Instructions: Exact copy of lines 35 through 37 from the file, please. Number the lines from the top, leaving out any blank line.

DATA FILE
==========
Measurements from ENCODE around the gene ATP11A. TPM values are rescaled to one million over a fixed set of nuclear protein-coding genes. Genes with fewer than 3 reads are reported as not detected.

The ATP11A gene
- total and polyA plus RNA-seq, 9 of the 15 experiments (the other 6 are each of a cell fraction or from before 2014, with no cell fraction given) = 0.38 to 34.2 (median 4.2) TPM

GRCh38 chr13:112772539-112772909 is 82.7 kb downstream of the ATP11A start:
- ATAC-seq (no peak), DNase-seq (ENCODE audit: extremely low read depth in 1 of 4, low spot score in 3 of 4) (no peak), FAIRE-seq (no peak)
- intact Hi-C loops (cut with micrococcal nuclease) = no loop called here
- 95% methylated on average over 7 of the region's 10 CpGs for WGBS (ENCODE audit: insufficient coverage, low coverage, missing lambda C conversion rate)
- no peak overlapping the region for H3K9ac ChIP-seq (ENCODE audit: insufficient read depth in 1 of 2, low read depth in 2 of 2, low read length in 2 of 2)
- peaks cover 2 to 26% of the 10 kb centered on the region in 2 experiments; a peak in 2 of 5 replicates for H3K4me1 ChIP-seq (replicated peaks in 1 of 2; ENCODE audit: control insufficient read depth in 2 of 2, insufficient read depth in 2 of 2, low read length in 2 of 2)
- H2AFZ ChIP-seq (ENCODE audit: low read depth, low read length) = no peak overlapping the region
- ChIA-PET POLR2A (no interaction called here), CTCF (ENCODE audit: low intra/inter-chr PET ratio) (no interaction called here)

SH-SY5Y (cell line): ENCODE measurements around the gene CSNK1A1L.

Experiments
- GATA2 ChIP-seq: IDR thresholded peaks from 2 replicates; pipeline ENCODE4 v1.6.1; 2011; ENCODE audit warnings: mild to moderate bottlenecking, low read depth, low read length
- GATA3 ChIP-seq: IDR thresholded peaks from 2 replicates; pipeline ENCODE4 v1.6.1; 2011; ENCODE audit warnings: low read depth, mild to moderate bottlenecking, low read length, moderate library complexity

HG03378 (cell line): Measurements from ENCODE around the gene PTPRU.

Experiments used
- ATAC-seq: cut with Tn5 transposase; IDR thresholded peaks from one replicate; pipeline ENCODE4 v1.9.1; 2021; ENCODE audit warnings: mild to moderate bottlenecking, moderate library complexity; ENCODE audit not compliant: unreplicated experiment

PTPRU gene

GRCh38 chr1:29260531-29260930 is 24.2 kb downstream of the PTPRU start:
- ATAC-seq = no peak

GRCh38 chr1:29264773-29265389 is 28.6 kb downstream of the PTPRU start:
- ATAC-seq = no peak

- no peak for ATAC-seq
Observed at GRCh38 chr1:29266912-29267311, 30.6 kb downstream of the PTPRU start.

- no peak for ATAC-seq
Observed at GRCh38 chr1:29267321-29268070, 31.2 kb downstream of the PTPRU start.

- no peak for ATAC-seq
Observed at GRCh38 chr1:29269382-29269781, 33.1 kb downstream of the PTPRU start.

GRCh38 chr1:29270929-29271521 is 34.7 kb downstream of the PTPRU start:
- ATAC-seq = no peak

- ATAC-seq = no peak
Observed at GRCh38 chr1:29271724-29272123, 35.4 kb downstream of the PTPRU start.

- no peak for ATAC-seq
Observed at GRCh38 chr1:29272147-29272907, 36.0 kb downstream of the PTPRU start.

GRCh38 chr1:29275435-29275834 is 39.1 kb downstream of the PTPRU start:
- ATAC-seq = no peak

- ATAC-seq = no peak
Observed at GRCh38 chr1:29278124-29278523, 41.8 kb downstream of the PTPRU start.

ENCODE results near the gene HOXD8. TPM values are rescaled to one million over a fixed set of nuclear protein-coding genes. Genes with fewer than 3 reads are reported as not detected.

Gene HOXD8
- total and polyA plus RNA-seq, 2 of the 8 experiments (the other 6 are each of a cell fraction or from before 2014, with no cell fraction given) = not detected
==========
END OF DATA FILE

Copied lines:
Observed at GRCh38 chr1:29272147-29272907, 36.0 kb downstream of the PTPRU start.

GRCh38 chr1:29275435-29275834 is 39.1 kb downstream of the PTPRU start:
- ATAC-seq = no peak